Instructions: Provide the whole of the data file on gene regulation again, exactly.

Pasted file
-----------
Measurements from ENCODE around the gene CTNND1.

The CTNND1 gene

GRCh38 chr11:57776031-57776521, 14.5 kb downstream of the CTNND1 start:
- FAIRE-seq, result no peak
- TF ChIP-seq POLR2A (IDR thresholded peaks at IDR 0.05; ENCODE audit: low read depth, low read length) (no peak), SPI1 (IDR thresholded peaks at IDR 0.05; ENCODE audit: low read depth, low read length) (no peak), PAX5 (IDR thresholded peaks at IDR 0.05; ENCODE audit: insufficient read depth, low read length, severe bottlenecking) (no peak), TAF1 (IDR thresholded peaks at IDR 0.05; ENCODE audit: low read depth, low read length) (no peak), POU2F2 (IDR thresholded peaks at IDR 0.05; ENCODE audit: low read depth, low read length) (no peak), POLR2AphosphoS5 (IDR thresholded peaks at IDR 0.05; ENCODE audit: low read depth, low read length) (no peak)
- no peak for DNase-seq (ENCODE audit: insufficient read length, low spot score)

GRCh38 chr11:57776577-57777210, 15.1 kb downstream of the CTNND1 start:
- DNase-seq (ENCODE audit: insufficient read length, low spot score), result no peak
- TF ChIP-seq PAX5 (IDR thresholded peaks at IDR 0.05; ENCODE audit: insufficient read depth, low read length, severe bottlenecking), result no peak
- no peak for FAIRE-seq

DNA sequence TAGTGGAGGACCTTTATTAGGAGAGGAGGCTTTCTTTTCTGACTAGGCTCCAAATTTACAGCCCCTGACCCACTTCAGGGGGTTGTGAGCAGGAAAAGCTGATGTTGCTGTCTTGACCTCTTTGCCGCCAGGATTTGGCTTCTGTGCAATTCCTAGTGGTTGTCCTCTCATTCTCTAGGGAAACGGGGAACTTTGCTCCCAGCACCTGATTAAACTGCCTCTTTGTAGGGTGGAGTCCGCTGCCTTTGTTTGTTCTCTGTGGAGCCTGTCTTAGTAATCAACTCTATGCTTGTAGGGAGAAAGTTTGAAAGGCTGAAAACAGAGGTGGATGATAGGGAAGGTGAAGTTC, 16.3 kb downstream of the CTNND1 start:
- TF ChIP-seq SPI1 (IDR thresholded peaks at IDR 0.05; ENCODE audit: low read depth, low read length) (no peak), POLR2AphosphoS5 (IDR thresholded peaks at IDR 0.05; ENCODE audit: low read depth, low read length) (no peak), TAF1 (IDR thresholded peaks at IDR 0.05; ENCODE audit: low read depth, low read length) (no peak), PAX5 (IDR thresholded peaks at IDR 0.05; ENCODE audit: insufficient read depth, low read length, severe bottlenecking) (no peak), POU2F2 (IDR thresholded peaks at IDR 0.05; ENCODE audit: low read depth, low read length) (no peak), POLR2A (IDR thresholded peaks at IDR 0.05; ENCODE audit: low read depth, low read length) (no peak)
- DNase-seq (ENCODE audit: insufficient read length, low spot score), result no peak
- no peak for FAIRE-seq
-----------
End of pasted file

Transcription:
Measurements from ENCODE around the gene CTNND1.

The CTNND1 gene

GRCh38 chr11:57776031-57776521, 14.5 kb downstream of the CTNND1 start:
- FAIRE-seq, result no peak
- TF ChIP-seq POLR2A (IDR thresholded peaks at IDR 0.05; ENCODE audit: low read depth, low read length) (no peak), SPI1 (IDR thresholded peaks at IDR 0.05; ENCODE audit: low read depth, low read length) (no peak), PAX5 (IDR thresholded peaks at IDR 0.05; ENCODE audit: insufficient read depth, low read length, severe bottlenecking) (no peak), TAF1 (IDR thresholded peaks at IDR 0.05; ENCODE audit: low read depth, low read length) (no peak), POU2F2 (IDR thresholded peaks at IDR 0.05; ENCODE audit: low read depth, low read length) (no peak), POLR2AphosphoS5 (IDR thresholded peaks at IDR 0.05; ENCODE audit: low read depth, low read length) (no peak)
- no peak for DNase-seq (ENCODE audit: insufficient read length, low spot score)

GRCh38 chr11:57776577-57777210, 15.1 kb downstream of the CTNND1 start:
- DNase-seq (ENCODE audit: insufficient read length, low spot score), result no peak
- TF ChIP-seq PAX5 (IDR thresholded peaks at IDR 0.05; ENCODE audit: insufficient read depth, low read length, severe bottlenecking), result no peak
- no peak for FAIRE-seq

DNA sequence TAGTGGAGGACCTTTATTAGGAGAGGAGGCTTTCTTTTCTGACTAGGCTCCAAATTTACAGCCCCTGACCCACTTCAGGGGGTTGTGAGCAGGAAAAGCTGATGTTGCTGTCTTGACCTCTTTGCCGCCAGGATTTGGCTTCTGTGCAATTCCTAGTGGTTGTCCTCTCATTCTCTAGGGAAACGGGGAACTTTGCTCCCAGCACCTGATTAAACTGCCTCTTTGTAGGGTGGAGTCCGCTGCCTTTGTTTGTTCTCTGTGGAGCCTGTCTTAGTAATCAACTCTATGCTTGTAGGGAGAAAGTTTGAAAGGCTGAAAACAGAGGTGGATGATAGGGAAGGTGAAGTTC, 16.3 kb downstream of the CTNND1 start:
- TF ChIP-seq SPI1 (IDR thresholded peaks at IDR 0.05; ENCODE audit: low read depth, low read length) (no peak), POLR2AphosphoS5 (IDR thresholded peaks at IDR 0.05; ENCODE audit: low read depth, low read length) (no peak), TAF1 (IDR thresholded peaks at IDR 0.05; ENCODE audit: low read depth, low read length) (no peak), PAX5 (IDR thresholded peaks at IDR 0.05; ENCODE audit: insufficient read depth, low read length, severe bottlenecking) (no peak), POU2F2 (IDR thresholded peaks at IDR 0.05; ENCODE audit: low read depth, low read length) (no peak), POLR2A (IDR thresholded peaks at IDR 0.05; ENCODE audit: low read depth, low read length) (no peak)
- DNase-seq (ENCODE audit: insufficient read length, low spot score), result no peak
- no peak for FAIRE-seq